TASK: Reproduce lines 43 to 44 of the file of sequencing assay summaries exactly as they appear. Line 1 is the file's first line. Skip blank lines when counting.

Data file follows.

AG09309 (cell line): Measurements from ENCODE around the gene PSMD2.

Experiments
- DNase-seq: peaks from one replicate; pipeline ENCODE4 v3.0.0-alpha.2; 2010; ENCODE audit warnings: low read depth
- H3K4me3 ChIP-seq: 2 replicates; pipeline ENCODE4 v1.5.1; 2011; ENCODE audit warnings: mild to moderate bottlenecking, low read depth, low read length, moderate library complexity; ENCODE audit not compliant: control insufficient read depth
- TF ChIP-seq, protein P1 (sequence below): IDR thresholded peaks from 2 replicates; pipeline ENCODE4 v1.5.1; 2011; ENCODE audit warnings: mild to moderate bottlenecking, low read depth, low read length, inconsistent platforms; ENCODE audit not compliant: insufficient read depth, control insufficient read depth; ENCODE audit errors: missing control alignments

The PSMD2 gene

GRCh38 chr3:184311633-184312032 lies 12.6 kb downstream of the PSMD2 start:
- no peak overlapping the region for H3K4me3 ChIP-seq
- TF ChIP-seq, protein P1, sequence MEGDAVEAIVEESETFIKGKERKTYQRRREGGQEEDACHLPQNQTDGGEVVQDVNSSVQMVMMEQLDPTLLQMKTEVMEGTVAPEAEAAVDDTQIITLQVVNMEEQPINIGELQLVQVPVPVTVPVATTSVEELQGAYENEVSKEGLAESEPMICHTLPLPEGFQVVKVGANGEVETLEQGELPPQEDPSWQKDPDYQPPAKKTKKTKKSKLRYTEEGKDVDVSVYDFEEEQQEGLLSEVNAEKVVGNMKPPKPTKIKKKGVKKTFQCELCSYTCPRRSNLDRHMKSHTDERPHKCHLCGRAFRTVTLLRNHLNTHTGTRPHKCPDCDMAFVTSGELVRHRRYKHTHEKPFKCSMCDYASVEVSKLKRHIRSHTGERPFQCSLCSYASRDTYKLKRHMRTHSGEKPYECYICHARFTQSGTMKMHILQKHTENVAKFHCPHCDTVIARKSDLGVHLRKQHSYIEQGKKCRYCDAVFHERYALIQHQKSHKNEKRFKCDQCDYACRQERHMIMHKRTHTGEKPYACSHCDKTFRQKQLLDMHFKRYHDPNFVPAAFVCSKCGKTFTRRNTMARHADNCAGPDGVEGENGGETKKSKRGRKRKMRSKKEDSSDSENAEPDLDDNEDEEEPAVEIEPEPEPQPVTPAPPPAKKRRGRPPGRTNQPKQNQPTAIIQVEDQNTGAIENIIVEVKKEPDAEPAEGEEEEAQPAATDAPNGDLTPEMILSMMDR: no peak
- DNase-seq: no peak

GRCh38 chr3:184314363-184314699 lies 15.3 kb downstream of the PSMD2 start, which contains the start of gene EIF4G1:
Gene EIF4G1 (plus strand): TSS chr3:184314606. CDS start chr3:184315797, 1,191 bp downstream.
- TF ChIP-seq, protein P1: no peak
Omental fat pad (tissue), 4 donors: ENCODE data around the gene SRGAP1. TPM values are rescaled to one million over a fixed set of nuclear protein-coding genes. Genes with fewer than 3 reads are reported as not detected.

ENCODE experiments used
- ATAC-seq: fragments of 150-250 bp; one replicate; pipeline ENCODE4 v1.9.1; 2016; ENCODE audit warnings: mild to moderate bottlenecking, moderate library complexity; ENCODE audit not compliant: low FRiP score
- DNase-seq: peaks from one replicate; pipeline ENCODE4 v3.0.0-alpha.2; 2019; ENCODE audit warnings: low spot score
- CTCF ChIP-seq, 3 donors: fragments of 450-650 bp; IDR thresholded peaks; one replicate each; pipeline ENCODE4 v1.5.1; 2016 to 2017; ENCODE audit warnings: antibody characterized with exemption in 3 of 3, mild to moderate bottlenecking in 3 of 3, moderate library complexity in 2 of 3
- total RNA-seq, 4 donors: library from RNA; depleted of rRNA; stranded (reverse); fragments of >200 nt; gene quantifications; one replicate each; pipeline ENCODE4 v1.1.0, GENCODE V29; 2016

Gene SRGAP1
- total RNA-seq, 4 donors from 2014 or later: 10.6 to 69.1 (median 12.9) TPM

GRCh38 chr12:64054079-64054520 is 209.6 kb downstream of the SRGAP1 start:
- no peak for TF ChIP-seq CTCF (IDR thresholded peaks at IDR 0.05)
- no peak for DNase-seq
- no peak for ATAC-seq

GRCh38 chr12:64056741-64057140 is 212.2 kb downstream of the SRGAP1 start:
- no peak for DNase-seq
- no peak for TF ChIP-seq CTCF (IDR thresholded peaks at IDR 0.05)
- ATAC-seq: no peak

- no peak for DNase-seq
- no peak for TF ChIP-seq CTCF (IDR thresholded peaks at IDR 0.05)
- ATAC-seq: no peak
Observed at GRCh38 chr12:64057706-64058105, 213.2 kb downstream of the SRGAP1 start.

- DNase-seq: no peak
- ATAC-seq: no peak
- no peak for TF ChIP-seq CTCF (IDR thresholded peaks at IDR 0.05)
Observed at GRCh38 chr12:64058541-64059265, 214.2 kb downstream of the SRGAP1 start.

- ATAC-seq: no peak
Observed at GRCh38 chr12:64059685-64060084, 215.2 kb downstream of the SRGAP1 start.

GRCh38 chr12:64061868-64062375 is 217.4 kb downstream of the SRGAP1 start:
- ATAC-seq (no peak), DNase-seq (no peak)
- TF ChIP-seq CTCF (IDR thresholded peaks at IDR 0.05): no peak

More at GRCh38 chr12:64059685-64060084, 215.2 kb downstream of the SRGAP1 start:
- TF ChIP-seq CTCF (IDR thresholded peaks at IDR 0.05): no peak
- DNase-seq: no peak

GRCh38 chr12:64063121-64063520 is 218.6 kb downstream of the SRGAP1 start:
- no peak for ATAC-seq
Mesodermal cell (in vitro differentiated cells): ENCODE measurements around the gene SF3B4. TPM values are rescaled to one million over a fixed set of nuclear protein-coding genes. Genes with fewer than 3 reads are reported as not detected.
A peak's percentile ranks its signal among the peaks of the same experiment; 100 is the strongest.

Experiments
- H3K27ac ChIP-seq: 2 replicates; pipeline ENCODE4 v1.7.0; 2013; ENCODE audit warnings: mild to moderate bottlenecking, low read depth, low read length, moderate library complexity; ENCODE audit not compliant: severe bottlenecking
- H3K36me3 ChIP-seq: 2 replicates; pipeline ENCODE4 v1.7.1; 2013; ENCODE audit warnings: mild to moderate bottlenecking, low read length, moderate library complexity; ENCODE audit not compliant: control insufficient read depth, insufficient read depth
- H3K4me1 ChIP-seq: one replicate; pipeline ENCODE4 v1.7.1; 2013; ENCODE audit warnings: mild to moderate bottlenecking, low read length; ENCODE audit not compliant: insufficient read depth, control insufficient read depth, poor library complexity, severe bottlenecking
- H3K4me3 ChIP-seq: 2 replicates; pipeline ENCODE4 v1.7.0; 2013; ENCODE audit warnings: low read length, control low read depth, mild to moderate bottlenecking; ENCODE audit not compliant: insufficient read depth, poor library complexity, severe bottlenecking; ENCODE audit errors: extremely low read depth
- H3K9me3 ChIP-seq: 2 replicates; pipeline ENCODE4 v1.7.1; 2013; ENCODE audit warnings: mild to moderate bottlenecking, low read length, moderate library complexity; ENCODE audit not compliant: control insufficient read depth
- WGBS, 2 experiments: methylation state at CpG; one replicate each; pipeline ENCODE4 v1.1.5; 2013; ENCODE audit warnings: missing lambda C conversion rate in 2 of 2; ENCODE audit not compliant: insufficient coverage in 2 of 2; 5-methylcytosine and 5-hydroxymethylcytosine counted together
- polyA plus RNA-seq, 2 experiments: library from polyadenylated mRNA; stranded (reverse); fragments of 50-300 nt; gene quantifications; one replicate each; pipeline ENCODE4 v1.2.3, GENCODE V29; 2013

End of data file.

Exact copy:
More at GRCh38 chr12:64059685-64060084, 215.2 kb downstream of the SRGAP1 start:
- TF ChIP-seq CTCF (IDR thresholded peaks at IDR 0.05): no peak